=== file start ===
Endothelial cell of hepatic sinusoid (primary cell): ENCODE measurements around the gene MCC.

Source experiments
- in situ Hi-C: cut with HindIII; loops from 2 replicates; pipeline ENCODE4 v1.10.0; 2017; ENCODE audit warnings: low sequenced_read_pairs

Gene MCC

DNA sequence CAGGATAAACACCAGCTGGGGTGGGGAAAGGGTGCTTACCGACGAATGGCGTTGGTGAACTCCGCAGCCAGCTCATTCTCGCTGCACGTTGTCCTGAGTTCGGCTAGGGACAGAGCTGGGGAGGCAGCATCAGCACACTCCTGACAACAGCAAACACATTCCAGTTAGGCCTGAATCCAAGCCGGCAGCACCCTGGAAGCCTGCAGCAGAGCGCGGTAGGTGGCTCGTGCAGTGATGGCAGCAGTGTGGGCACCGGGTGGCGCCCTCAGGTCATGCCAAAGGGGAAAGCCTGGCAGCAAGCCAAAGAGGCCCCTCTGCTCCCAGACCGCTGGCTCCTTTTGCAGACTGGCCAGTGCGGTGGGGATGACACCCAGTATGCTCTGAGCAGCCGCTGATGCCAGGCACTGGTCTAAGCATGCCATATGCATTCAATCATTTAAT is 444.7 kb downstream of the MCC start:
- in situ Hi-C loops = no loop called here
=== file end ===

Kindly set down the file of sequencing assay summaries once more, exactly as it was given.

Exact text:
Endothelial cell of hepatic sinusoid (primary cell): ENCODE measurements around the gene MCC.

Source experiments
- in situ Hi-C: cut with HindIII; loops from 2 replicates; pipeline ENCODE4 v1.10.0; 2017; ENCODE audit warnings: low sequenced_read_pairs

Gene MCC

DNA sequence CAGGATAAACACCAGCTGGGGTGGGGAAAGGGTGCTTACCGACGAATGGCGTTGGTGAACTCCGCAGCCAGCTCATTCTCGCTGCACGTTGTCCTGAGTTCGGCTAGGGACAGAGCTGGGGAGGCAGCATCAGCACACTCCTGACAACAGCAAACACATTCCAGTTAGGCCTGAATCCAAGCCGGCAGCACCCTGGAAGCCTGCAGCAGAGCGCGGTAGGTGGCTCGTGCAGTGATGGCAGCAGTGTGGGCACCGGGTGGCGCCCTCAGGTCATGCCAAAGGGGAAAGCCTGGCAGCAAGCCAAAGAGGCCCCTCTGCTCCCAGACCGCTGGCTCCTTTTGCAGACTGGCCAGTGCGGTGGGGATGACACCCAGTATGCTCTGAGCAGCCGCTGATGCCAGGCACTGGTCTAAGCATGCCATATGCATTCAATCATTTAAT is 444.7 kb downstream of the MCC start:
- in situ Hi-C loops = no loop called here